Pemberley
Or, Pride and Prejudice Continued
by Emma Tennant



Hardcover - 184 pages (December 1993)
St Martins Pr (Trade); ISBN: 0312107935
amazon.com
Audiobook
Audio Cassette edition (September 1995) 
Chivers Audio Books; ISBN: 0745127290
amazon.ca

amazon.co.uk
Paperback ( 6 October, 1994) 
Sceptre; ISBN: 034060963X
Audiobook
Audio Cassette ( 1 September, 1994) 
    Hodder & Stoughton Audio Books; ISBN: 1859980023


        Posted by Carolyn on September 17, 1996 at 15:31:49:
I read Pemberley right after I finished reading P&P for the first time. It was a big disappointment. Her characterizations of Elizabeth and Darcy do not match with Austen's view of them (Elizabeth seems to have no sense of humor!), and she kills off Mr. Bennet, who is one of my favorite characters.
        Posted by Lilian on September 23, 1996 at 21:47:15:
I've read "Pemberley" by Emma Tennant which is good although there were some holes in it. Basically it is up to the individual but personally I think Darcy on page cannot act silly and soppy like Emma Tennant wrote.
        Posted by Annie on October 03, 1996 at 10:07:22:
 I don't know about this sequels business. I read "Pemberley" last year, and it was just dreadful!
        Response by Inko   Jan  2, 1997 (17:25)
 I also have a few sequels: I have Pemberley and An Unequal Marriage by Emma Tennant and they are so bad, IMHO, that I never read the second one.
        Response by Belinda  Jan  9, 1997 (20:43)
 I read Pemberley recently - has anyone else? It was absolutely appalling. Lizzy had turned into a soppy stand-by-your-man type ... the style of the writing was moderately Austenish, without the wit. No plot to speak off.
        Response by Anna  on Mar 10, 1997 (17:18)

] I am trying to read Pemberley now

please, I beg you; Don't do it! it's truly horrible!


        Posted by Kathy S. on June 20, 1997 at 01:53:09:
There is a sequel to "Pride and Prejudice" that i'm enjoying right now called "Pemberley" by Emma Tennant. It goes into the marriage of Elizabeth and Mr. Darcy. It's actually pretty good. I can't wait to see how it turns out.  The author it seems has a style all her own and she makes references to the original book. .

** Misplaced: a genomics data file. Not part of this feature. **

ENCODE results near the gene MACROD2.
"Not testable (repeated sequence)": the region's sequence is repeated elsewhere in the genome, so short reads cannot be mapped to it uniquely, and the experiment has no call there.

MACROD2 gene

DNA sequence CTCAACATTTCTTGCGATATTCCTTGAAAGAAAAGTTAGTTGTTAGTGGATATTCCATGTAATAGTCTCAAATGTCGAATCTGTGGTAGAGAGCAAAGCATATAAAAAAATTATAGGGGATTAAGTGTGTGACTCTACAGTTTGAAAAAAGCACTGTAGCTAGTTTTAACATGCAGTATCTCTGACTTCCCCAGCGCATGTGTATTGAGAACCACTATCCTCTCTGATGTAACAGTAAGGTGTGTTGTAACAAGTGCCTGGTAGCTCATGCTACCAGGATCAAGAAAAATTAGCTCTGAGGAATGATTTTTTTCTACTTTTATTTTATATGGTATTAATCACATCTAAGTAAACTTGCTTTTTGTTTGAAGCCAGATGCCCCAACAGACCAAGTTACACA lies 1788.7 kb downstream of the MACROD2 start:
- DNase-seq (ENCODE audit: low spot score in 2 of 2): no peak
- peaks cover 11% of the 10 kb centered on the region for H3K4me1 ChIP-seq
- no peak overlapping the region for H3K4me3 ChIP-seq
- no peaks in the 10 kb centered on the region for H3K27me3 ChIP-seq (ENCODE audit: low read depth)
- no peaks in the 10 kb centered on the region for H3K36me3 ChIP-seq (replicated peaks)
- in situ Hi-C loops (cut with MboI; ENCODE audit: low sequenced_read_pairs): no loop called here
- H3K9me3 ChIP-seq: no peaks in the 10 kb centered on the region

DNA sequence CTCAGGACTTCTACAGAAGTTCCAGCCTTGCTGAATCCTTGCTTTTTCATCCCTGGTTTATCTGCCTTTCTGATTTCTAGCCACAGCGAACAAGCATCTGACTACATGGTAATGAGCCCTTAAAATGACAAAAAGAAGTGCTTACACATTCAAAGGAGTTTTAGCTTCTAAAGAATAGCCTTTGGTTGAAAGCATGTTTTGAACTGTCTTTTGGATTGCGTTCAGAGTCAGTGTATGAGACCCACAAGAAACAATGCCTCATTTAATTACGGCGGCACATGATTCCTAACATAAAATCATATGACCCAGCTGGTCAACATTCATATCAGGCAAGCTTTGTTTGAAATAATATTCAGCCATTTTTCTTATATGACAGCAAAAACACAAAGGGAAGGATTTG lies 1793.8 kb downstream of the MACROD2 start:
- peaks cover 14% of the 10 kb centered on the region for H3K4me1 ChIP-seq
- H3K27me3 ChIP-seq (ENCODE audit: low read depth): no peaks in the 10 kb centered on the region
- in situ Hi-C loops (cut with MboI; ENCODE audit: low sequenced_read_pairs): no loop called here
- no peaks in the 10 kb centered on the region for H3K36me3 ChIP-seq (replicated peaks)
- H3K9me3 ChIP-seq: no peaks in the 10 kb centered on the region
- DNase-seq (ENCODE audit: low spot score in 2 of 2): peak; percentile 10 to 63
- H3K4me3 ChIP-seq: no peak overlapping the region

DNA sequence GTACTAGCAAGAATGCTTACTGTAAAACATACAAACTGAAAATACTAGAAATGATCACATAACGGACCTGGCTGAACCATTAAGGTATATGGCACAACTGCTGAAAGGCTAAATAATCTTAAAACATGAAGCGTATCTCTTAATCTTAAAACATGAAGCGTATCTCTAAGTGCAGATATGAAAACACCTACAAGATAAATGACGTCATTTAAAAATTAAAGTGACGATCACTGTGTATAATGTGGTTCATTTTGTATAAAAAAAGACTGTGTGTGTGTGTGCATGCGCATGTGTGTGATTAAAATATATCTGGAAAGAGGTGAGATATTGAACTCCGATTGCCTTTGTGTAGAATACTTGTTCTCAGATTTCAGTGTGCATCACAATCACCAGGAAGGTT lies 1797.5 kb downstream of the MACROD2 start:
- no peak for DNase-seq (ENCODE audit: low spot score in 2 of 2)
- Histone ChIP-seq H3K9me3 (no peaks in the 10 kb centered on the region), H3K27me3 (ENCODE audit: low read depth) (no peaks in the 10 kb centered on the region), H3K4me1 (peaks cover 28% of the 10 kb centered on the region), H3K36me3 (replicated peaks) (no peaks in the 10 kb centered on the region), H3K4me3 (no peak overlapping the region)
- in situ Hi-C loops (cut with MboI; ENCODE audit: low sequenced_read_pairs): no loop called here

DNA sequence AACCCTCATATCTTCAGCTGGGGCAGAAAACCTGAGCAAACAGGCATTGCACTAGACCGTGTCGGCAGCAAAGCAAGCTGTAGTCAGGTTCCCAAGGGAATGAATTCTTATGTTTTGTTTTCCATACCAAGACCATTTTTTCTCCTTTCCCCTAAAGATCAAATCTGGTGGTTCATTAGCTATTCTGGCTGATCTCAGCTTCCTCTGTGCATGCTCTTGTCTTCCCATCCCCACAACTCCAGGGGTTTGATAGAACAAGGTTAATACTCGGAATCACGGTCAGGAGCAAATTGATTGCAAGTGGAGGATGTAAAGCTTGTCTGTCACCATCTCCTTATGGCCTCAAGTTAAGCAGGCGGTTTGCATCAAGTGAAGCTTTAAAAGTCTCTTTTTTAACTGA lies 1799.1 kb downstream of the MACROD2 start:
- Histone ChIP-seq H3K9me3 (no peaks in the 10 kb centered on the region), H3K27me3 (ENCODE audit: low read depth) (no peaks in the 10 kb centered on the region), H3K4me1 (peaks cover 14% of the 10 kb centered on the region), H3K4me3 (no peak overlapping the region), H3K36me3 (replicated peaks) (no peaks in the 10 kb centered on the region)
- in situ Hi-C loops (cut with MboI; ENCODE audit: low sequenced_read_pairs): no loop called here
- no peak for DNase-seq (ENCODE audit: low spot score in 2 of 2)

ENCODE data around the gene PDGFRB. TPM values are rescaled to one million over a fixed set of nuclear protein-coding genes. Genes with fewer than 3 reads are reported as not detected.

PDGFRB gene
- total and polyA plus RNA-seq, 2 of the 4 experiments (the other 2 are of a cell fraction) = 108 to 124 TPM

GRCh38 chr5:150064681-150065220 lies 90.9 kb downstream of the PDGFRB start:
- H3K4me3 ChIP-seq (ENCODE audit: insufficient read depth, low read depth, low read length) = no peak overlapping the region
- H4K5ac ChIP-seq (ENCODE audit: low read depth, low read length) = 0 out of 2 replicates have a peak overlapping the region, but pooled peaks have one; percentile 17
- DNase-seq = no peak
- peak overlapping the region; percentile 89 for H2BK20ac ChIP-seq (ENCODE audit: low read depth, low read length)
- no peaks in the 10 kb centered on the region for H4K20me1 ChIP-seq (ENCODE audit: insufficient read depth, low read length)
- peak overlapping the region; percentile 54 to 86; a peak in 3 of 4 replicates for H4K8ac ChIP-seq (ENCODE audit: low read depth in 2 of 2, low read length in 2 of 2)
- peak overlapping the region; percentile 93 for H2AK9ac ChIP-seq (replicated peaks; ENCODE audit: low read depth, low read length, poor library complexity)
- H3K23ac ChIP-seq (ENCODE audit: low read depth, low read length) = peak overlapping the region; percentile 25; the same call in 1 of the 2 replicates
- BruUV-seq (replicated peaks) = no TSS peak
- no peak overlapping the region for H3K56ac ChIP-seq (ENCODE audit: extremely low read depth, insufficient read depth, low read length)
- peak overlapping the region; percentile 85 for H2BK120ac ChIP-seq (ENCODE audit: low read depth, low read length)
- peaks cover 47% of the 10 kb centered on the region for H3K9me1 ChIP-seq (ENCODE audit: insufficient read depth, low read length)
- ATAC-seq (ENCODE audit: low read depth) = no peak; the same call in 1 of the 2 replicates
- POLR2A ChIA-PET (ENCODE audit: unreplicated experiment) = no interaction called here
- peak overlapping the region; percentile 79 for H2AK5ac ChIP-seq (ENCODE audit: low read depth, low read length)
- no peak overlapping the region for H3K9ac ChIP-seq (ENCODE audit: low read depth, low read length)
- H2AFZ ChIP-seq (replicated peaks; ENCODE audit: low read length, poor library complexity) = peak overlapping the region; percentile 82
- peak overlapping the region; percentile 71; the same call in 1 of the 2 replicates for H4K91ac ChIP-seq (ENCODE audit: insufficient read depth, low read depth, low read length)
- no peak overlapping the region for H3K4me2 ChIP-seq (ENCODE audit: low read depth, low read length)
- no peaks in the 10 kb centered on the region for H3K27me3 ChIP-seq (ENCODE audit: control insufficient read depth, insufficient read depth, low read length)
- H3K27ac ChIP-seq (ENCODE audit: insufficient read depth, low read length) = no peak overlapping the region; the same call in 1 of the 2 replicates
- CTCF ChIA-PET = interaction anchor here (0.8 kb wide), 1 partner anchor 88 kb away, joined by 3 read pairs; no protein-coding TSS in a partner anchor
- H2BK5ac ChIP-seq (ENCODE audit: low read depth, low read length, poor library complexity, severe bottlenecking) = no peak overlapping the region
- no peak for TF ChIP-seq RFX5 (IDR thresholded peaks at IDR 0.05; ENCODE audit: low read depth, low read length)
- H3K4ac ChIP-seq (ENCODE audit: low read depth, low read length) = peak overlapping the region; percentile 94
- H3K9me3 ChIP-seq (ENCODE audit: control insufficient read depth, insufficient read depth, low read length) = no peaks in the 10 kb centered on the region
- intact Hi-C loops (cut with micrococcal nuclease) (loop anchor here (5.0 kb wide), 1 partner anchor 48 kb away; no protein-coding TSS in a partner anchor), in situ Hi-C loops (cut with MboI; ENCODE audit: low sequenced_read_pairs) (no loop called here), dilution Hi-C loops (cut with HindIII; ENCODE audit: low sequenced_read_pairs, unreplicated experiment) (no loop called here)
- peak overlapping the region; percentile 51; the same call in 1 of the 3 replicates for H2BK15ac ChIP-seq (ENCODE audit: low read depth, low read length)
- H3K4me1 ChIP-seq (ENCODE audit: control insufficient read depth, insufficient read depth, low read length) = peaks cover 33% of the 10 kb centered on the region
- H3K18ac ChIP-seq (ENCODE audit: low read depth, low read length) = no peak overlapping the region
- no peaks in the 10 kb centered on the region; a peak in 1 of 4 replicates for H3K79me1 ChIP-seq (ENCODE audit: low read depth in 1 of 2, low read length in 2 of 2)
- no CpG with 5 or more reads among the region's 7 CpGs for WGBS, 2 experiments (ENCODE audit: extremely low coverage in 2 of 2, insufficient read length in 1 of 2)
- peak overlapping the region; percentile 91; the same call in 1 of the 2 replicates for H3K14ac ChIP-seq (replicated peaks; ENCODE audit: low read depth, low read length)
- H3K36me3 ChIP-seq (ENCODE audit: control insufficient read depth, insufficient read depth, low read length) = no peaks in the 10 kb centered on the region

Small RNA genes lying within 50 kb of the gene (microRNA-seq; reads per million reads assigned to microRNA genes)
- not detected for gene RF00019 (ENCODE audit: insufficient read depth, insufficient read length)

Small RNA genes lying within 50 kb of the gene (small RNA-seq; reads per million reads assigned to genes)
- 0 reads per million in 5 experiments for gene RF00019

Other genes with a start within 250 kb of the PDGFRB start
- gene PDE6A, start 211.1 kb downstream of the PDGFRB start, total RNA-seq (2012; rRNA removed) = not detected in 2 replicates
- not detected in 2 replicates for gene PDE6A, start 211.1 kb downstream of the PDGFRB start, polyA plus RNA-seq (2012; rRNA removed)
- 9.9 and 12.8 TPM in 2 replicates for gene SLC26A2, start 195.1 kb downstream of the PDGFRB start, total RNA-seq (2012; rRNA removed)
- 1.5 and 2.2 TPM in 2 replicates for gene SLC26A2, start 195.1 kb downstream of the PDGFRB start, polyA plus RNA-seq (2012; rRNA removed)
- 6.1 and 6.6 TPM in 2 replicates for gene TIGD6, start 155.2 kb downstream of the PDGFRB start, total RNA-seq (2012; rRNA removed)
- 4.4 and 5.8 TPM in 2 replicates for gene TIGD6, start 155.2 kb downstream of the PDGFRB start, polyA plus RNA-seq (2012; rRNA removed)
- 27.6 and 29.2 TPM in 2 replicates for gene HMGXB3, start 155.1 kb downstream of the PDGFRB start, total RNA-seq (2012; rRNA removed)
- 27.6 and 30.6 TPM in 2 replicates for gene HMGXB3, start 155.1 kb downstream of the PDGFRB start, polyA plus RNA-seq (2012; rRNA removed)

Posted by Barbara on August 17, 1997 at 23:53:14:
I read about half of Pemberley, a sequel to P&P, and gave up in disgust. The style was so unlike Austen and so simplistic, and the main conflict in the book seemed to be that Lizzy wanted to have a child but couldn't.  She went on and on and on about this
        Review by Linda Waldemar, September 18, 1997
 I finally got a chance to read an Emma Tennant sequel. I did not like it (is anyone surprised). The names of most of the characters were the same as those in Pride and Prejudice, but the similarity to those characters ended there.

To tie this book to the original, she sometimes quotes several of Jane Austen's lines but, often, the context is incorrect.  She also gets several facts wrong. For example, Georgiana Darcy is older than Mary Bennett and taller than Lizzy.  Lizzy and Darcy have been married for one year and Jane has a baby that is 1-year old and Lydia and Wickham have 4 children.

The plot resembles a badly written soap opera. Lizzy appears to be barren and thinks that Darcy has an illegitimate child that he is hiding from her.  Pemberley is entailed to the male line. Mrs. Bennet gets a marriage proposal from a very vulgar and unscrupulous man. Georgiana teams with Caroline Bingley to make fun of Lizzy and her family.  At the end, all the intrigues are resolved rather quickly and unbelievably.

In conclusion, I agree with the evaluations of this novel that I have read here previously; it is no good!  Because I feel that each person should form her/his own opinion, I recommend that you read it if you come across it.  I do not, however, recommend that you buy it; I am sure that you would be very, very disappointed if you expected anything remotely resembling Jane Austen's masterpiece.